Movie Nights: Amélie (Le Fabuleux Destin d’Amélie Poulain)

I know that this movie came out a long time ago, but as I was unable to see a movie this weekend due to a midterm from hell, I thought I would take the time to write about one of my all time favorite movies. It is also coincidentally the movie where part of my name comes from. This is a French foreign film starring the lovely and talented Audrey Tautou in the leading role of Amélie Poulain.

This is a story about a girl named Amélie, whose childhood was suppressed by her father’s mistaken concerns of a heart defect. Due to this fear of heart failure, Amélie gets hardly any real life contact with other children and people. This leads Amélie to resort to her own fantastical world and dreams of love and beauty. Fast forward to the present day, she is now a 23-year-old young woman who moves to the central part of Paris as a waitress at the The Two Windmills cafe in Montmartre. After finding a lost treasure belonging to the former occupant of her apartment, she decides to return it to him. After seeing his reaction and his newfound outlook on life, she decides to devote her life to helping the people around her. She helps her father who, after the death of her mother, is now obsessed with his garden gnome and a memorial in her memory. She also seeks to help: a failed writer, a hypochondriac, a man who stalks his ex-girlfriends, a suppressed young soul, the love of her life, and a man whose bones are as brittle as glass. But after consuming herself with these escapades, she finds out that she is disregarding her own life and damaging her own quest for love. Amélie then discovers she must become more aggressive, take ahold of her life and capture the beauty of love she has always dreamed of.

The Two Windmills in Monmarte (unfortunately my photo was too large to be uploaded)

It is one of my favorite movies for a few reasons, some of which may be silly or fantastical but in the end make the movie special to me. Amélie is a lonely child, she never went to a normal school or had normal friends, thus she was forced to create an alternate form of reality to enjoy her life, not realizing she is really coping with her loneliness. I am sure that we all at some point have those little things that just make our day better, those small gratifying things. Things like hot toast, the feeling of rice in your hands, or even the sound of your favorite bird. These are the things that Amélie retreats into and creates her own reality around. Though we may not do it to the extent that she does, we all do have the little things in life that make us happy. Lets be clear about her, though, she isn’t crazy, she is a person who developed an outlet to interact outside of her loneliness. The little things that she does for the people around her are sweet, they are kind, and they are done without any request for something back. It is nice to see a movie with the lead character being someone who is interested in helping others, and having the whole plot surrounding her exploration of what that means about her.


Image via IMDB

I can watch this movie over and over again, and it never gets old. It never gets tiresome, it never bores me. It is to the point now where I know it so well, I don’t bother to turn on the English subtitles, because they just get in the way of me hearing and seeing the story. It is an extremely visual film that draws you in with the colors, the sights, and the stories. We all have a little of Amélie in each of us, we each have those moments when we have decided or will decide what we are going to do to change our lives. Those moments that change who we are for the better.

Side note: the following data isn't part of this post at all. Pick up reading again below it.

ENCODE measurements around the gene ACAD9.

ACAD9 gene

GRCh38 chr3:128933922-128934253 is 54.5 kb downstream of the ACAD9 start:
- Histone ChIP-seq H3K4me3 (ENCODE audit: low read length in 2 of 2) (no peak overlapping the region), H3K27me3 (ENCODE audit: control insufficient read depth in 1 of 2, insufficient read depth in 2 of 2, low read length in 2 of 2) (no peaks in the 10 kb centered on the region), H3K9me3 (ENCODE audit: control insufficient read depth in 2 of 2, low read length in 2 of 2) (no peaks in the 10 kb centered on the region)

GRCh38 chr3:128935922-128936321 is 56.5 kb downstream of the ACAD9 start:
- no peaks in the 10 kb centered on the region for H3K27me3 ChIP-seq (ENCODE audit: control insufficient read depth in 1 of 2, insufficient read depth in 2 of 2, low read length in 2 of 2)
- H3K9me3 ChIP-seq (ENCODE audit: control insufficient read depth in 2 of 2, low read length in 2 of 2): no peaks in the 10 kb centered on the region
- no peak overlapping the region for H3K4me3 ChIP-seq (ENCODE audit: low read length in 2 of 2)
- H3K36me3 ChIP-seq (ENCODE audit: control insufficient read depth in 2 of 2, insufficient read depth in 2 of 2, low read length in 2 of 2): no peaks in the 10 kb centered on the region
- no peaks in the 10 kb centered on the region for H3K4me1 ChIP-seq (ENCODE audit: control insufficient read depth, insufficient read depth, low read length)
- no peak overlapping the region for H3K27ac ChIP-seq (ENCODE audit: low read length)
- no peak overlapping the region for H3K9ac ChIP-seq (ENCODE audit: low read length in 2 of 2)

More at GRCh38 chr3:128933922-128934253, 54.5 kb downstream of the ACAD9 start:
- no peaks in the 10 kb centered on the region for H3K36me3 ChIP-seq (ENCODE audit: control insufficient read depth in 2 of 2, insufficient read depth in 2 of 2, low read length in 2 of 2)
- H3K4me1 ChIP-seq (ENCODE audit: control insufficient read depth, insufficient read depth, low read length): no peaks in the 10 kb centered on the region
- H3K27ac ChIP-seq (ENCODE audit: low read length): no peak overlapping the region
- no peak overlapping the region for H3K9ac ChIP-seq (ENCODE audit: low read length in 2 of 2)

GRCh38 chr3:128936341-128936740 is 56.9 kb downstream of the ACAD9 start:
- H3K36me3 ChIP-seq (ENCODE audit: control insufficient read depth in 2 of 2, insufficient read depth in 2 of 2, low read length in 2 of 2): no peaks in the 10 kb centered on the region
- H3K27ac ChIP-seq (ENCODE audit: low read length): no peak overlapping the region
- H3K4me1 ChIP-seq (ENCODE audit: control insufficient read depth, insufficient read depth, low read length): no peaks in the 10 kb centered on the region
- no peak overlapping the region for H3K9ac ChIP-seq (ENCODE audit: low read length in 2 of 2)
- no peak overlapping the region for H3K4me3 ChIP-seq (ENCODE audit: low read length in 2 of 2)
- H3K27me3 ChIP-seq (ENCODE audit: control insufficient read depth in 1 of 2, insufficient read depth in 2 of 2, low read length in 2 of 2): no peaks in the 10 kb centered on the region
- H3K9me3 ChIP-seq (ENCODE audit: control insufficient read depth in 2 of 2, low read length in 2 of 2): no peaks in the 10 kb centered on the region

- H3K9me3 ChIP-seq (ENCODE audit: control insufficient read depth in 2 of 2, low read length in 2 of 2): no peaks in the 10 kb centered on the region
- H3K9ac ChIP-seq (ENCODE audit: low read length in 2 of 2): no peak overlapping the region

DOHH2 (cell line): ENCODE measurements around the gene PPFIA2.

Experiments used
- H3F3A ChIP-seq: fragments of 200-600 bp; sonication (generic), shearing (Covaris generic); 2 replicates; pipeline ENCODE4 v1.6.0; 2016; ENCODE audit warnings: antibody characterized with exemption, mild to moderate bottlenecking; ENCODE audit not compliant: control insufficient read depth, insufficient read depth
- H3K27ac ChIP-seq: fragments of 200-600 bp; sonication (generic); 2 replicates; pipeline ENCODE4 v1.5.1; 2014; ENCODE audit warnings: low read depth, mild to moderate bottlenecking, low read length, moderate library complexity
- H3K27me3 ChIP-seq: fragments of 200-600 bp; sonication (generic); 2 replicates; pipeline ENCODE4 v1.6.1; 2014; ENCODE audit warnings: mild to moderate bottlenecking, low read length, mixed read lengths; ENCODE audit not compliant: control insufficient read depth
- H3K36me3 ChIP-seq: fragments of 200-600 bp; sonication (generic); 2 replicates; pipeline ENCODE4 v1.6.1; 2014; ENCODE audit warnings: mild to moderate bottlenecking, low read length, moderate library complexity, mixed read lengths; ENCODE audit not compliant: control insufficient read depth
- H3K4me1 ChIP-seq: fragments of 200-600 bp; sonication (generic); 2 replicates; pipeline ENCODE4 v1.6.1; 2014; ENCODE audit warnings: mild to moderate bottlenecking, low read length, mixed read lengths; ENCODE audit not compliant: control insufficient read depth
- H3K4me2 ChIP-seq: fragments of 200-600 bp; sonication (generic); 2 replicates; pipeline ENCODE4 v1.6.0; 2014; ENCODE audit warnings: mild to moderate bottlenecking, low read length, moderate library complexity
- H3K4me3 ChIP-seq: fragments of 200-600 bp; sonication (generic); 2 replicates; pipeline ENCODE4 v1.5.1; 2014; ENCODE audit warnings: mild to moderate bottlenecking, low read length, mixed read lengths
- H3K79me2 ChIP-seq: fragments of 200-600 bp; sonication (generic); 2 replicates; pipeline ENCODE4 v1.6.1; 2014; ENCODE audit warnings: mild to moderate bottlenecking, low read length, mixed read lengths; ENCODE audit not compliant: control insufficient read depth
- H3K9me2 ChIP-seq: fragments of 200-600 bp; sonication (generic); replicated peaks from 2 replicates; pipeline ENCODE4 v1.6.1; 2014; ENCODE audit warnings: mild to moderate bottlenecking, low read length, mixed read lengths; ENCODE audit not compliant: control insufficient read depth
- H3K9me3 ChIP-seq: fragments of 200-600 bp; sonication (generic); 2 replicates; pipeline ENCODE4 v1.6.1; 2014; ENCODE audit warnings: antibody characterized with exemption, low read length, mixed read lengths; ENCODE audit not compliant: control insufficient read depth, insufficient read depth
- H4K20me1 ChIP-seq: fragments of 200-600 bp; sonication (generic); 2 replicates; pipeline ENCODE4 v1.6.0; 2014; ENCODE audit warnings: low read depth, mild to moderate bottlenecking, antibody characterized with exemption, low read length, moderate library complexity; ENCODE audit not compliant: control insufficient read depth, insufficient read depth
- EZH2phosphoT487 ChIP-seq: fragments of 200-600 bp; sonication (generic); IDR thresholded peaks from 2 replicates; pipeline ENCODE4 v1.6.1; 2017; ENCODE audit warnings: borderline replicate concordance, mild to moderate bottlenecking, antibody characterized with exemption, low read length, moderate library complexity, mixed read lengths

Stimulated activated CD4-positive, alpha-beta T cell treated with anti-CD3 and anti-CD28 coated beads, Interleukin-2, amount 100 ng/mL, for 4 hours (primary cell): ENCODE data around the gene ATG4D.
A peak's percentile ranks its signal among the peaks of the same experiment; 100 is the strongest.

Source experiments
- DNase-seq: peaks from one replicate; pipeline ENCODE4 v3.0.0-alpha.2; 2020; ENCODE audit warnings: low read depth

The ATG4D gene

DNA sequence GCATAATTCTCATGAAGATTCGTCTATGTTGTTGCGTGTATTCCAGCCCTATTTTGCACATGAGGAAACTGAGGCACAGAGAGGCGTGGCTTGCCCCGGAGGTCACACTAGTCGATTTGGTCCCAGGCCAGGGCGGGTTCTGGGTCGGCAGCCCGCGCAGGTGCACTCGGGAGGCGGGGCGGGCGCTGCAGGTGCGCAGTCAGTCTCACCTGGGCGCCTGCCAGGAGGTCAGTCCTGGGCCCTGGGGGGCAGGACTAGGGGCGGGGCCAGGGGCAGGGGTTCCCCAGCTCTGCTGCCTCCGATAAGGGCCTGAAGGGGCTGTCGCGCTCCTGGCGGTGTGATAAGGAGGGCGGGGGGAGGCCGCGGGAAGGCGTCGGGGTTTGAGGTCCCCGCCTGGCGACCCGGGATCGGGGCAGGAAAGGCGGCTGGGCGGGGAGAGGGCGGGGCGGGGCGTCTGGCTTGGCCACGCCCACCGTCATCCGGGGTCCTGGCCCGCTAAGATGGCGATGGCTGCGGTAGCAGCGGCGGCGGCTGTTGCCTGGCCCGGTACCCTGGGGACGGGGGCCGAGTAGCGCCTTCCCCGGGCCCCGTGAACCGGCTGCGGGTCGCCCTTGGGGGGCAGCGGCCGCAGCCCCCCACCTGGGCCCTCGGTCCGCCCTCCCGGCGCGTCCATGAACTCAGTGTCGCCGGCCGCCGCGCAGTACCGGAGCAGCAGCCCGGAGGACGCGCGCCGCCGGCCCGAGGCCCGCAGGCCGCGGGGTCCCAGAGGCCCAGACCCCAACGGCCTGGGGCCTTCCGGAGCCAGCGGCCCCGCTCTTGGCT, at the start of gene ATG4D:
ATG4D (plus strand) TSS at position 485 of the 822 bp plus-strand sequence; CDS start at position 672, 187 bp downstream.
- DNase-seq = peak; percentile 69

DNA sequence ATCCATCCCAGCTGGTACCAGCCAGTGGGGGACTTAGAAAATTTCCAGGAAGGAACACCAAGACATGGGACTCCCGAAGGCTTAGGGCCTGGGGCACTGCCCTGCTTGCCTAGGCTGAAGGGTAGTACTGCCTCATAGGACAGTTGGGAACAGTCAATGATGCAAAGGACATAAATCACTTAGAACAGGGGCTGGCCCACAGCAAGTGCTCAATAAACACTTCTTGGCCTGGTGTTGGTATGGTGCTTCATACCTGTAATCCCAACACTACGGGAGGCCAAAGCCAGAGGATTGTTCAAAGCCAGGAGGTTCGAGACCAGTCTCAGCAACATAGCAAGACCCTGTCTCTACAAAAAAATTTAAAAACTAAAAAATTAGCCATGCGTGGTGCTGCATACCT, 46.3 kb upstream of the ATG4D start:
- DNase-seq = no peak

I was in Paris this summer for the first time, and was fortunate that while on my way from Montmartre to the Moulin Rouge, I accidentally found the cafe where much of the story takes place. I hadn’t expected to find it; in fact, I thought it would be impossible. It was one of those magical moments where fate just seemed to step in and show me the way. Though I will be honest and say I was pissed at fate for making me find it due to my urgent need to use the bathroom really badly, because this story is now weird. I did not recognize the cafe at first, mainly because of my strong need to hurry and catch up with the group of people I was traveling with, and the location didn’t matter outside past my thought that it looked clean. However, it looked full and I decided no one would question this random girl going in to use the facilities. Once I walked in it was like a time warp into the movie. I forgot about my need to use the bathroom, my nerves at being yelled at in French, or the fact that the group I was with didn’t notice that I had stopped. All that mattered in that moment was that I was there, the place where Amélie seemed to live.


P.S. I totally remembered to use the bathroom after my shock wore off.


2 replies on “Movie Nights: Amélie (Le Fabuleux Destin d’Amélie Poulain)”

This is one of my very favorite movies too. :) It’s just SO gorgeous visually, and I could relate to her character so much, both as the imaginative and slightly isolated child and as the observant and passionate but bashful adult. And something that I hadn’t thought about until reading your review is how the movie also really comments on the way that women are socialized to put everyone else’s needs before their own.

I also really love Amelie and Nino’s first kiss – it’s so different from most first kisses in movies, and it’s so sweet with just a touch of awkwardness, and you can really feel the longing between them.

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